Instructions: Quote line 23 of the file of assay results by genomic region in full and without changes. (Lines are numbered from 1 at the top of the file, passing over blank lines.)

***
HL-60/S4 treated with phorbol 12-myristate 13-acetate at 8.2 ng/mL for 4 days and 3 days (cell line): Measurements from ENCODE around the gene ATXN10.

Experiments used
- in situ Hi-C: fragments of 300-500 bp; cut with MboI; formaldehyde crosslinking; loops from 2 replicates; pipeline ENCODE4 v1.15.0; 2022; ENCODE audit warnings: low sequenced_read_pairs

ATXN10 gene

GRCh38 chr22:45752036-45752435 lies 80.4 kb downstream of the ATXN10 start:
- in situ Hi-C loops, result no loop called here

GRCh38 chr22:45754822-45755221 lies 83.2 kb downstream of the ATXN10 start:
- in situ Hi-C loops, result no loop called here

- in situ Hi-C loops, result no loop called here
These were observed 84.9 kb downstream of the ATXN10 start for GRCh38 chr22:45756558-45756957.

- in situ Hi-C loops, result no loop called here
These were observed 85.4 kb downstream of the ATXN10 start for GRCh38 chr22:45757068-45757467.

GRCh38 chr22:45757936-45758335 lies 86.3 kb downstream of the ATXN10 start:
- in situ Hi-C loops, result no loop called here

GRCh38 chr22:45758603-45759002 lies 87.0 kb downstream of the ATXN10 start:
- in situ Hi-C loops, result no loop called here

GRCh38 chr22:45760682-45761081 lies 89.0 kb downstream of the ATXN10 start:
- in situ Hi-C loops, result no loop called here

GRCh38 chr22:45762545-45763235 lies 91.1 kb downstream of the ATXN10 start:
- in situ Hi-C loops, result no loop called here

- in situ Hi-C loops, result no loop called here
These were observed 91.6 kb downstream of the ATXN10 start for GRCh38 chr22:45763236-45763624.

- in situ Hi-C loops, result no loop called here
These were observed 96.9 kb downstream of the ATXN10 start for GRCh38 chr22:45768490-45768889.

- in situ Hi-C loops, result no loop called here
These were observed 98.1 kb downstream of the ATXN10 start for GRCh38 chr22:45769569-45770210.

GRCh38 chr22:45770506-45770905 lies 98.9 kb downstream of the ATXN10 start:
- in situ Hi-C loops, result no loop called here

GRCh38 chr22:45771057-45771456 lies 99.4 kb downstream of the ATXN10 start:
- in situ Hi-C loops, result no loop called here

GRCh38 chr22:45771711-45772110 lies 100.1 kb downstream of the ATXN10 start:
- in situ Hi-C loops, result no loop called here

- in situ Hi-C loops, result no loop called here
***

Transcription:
- in situ Hi-C loops, result no loop called here